The most important clinical factors determining outcome for neuroblastoma are the age of the child at presentation and the stage of the disease (10). For all stages of disease beyond localized tumors, infants (diagnosed under 1 year of age) have significantly better disease-free survival than older children with equivalent stages of disease. Advanced stage neuroblastomas, generally presenting in children over the age of 1 year, have an aggressive clinical course with poor survival despite modern intensive therapies. In contrast, early stage neuroblastomas presenting in younger children have an excellent prognosis with survival rates >90%. A particular pattern of disease termed stage 4S, with a small primary tumor and metastases to liver and/or skin only occurring in infants has been particularly associated with spontaneous regression in the absence of treatment (11, 12, 13).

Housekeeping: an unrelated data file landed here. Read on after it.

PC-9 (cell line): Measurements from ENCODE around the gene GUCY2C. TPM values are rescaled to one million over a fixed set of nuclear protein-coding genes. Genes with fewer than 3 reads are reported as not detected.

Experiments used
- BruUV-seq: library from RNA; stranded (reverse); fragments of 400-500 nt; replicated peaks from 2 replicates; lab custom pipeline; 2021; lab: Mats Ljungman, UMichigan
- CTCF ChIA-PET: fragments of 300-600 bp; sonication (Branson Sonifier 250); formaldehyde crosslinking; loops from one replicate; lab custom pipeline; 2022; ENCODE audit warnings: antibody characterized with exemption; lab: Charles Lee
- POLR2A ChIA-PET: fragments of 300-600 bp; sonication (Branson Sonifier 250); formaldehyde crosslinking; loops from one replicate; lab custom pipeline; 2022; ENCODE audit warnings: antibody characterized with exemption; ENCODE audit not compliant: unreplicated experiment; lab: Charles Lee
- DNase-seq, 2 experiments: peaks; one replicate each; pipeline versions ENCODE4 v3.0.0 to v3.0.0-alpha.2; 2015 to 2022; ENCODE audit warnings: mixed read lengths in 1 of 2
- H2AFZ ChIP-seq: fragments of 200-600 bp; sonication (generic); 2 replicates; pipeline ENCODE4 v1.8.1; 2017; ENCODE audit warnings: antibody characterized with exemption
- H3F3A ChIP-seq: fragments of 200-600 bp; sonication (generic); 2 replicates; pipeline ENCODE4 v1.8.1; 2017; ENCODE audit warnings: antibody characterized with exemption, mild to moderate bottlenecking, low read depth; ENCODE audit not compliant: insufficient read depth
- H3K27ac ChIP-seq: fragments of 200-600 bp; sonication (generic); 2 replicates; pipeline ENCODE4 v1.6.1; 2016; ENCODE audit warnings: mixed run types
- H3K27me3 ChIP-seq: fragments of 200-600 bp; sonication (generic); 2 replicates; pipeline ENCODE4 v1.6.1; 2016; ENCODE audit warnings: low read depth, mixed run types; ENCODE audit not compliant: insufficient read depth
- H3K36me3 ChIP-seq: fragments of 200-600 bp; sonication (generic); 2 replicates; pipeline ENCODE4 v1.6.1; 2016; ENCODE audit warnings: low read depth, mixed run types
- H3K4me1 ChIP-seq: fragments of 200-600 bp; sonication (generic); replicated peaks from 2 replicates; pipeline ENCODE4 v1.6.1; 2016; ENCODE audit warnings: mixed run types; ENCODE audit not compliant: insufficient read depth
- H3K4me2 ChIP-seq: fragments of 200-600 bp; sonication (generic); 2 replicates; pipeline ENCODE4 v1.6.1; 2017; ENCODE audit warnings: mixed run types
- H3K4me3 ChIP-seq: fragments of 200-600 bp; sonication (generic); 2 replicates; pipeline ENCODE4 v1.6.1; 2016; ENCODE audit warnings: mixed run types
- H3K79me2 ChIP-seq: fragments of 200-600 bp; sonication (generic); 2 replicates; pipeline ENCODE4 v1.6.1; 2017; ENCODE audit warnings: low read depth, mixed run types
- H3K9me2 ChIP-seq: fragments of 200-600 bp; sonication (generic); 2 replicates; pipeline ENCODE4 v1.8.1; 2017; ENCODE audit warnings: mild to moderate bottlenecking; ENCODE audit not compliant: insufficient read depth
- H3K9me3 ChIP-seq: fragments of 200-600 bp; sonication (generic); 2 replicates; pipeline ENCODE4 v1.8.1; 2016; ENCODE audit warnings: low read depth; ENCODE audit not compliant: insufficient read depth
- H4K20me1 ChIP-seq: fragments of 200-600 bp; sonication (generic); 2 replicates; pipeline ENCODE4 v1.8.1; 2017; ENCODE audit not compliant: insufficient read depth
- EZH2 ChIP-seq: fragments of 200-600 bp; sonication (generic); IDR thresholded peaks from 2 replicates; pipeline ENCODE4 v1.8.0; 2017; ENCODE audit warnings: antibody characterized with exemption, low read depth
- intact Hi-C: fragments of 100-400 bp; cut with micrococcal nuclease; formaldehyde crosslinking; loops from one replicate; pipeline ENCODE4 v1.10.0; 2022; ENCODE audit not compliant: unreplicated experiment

A number of different staging criteria have been developed for neuroblastoma. The use of different staging systems in early studies made comparison of results of clinical trials difficult. An international working group met in 1986 to establish criteria for a common neuroblastoma staging system based on clinical and surgery copathological findings (14). The system, known as the INSS,3 is now widely used (Table 1). The staging system was revised in 1993 and retrospective analyses of patients treated by the Pediatric Oncology Group and Children’s Cancer Group have confirmed that these criteria identify prognostic subsets of patients with neuroblastoma (15, 16, 17). Of note, the distribution of patients according to stage differs depending on age at diagnosis. In patients diagnosed at <1 year of age, the majority have resectable or nonmetastatic disease, whereas almost 80% of patients diagnosed over the age of 1 year will have stage 3 or 4 disease and a poor prognosis.